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Original Fluxus Performance Typescripts

Four Original Early Typescripts.

New York: Dick Higgins, 1958-1961. Quarto (28 x 22 cm). Original typed manuscripts, stapled at upper left corners; 15 leaves, 33 leaves, 28 pages on 14 leaves, and 21 leaves. Some light scattered spotting and browning, light oxidation to staples, a few leaves loose but present, overall good condition.

This collection represents four original early typescripts by the important Fluxus artist, composer, poet, and publisher Dick Higgins. The first is a 15-page typed manuscript, printed recto only, the title page of which reads "Stacked Deck: an opera made by Richard Maxfield, book by Dick Higgins," and dates to circa 1958. According to Higgins, "John Cage's composition class, which I had attended, adjourned at the end of July. In the class, besides others, I met the composer Richard Maxfield and been impressed by him. We agreed to do an electronic work together." The work is divided into thirteen different 'characters', each of which is given specific stage directions to follow which cover a variety of situations. In the introduction to the piece, Higgins lays out what he calls the "rules" of the work: "The performer is never to miss an entrance or an exit cue. All other cues are to be followed up to seventy per cent of the time, being missed according to the whim or taste of the performer. Lighting cues given by combinations of such colours as blue and green are to be interpreted as giving both sets of cues. The performer chooses which to follow...Action cues should not be elaborated on. All movements must be thoroughly understood and reduced to simplicity and grace. The duration of each actioin or the possible speed at which it is accomplished is a matter for the director to determine...Blocking must necessarily be flexible. The phrasing and timing of lines is up to the performers, but there must be variety without repitition [sic]. As a rule of thumb, each performer should be prepared to perform each line in any of twelve different ways, and each action in five." The various roles include The Anonymous Man, The Burly Man, The Sandwich Board Man, The Skeletal Woman, The Seer, and others.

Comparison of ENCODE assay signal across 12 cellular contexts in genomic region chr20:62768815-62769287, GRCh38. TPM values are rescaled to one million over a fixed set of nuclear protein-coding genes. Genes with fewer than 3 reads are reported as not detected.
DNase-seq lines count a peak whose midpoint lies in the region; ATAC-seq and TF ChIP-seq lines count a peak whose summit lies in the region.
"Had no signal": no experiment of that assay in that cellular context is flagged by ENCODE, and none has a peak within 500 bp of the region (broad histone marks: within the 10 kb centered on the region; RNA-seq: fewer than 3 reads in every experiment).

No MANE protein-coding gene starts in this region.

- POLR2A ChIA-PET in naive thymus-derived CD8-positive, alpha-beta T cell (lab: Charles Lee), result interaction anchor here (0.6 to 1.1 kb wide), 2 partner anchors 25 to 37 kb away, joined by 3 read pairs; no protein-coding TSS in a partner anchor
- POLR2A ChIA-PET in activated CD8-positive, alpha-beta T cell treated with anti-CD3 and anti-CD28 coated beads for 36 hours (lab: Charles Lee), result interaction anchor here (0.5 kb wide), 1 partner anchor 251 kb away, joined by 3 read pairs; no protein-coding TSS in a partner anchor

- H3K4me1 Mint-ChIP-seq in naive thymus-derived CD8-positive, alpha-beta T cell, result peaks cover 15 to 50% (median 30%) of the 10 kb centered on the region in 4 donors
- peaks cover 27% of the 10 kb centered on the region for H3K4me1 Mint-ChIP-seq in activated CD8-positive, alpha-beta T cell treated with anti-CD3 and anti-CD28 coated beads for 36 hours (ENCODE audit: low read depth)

The second manuscript is 33 typed leaves, printed recto only, titled "Three Landscapes Decorated With Witches", 1960. There are three separate pieces contained within this volume: I. The Peaceable Kingdom (for one to six women); II. Two Generous Men (two men and a voice); and III. Four Men Weighing Chance (four men). Four Men Weighing Chance in particular has very abstract and incredibly specific stage directions within the piece, along with various speeches in unintelligible language. These are Higgins' notes for how the piece ends: "The Man in Overalls climbs up the ladder...The Tropical Man tries to balance his hat upside down on his head. The Man in Overalls looks very pensive. The Man in Tails takes his jacket off and offers it to the Man in Overalls, who accepts it and puts it on. He falls fastasleep, almost at once. The Man in Tails becomes a posturing statue. The Tropical Man offers the Manin Overalls his hat, waking him up so violently that he falls off the ladder, as before. The Man in Tails very gently and graciously helps the Man in Overalls up, dusts him off, and sets his hat on his head. Then he jumps on his foot. The Raggy Man turns the tape recorder off and goes up the ladder. He seats himself at the top with great dignity. The Man in Tails, the Man in Overalls, and the Tropical Man describe glamorous women's figures with their hands. Then they milk invisible ten foot cows at the extreme upstage, back to the audience, while the curtain falls slowly."

The third piece is titled "What the Theater Can Be, a lecture for Matti Haim to be given at the Living Theater, New York City on April 30th, 1961." Comprised of 28 typed pages, printed recto and verso, this volume differs from the others in that it is not a theatrical script but rather in the form of an essay which, as the cover page notes, was delivered as a lecture. Matti Haim was a Jewish dancer, teacher, and choreographer who studied under Martha Graham and ran the School of Contemporary Dance in New York. During the course of the essay Higgins touches on Luigi Pirandello, Jean Genet, Samuel Beckett, John Cage, Christian Wolff, George Brecht, Allan Kaprow, and others.

The fourth typescript is titled "The Musical Wig" and contains five sections: "To Everything its Season"; "Vocal Composition, January 1959, 'The Sound of the Animals Dying Thirteen to One'"; "Comments"; "Wintherthink Piece for Piano"; and "Symphoniae Sacrae". Dated from 1961, this work consists of 21 pages printed recto only. A program note on the cover sheet reads: "It is my intention to reflect the life and struggles of the American people in a music as vivid and realistic and earnest as possible, to exemplify musicaly the general principles of our Founding Fathers." Each piece in The Musical Wig contains directions for how to perform these experiences, often using props of some sort such as sound-producing instruments, dice, chalk and a blackboard, acetate sheets, typewriter paper, and colored index cards. The performance instructions for "Winterthink" vary based on the weather, audience size, and ambient noise. "Symphoniae Sacrae" is incredibly abstract.

Accompanying these four original typescripts are three additional later typescripts with cardstock covers: "Towards an Allusive Referential" from A Dialectic of Centuries (1977); "The Post-Cognitive Era: Looking for the Sense in it All" (1976); and "Styles of Cognitivism and Exemplative Works of Art: Two Essays Written on May 16, 1976" (1976).

Book ID: 52707

Price: $6,000.00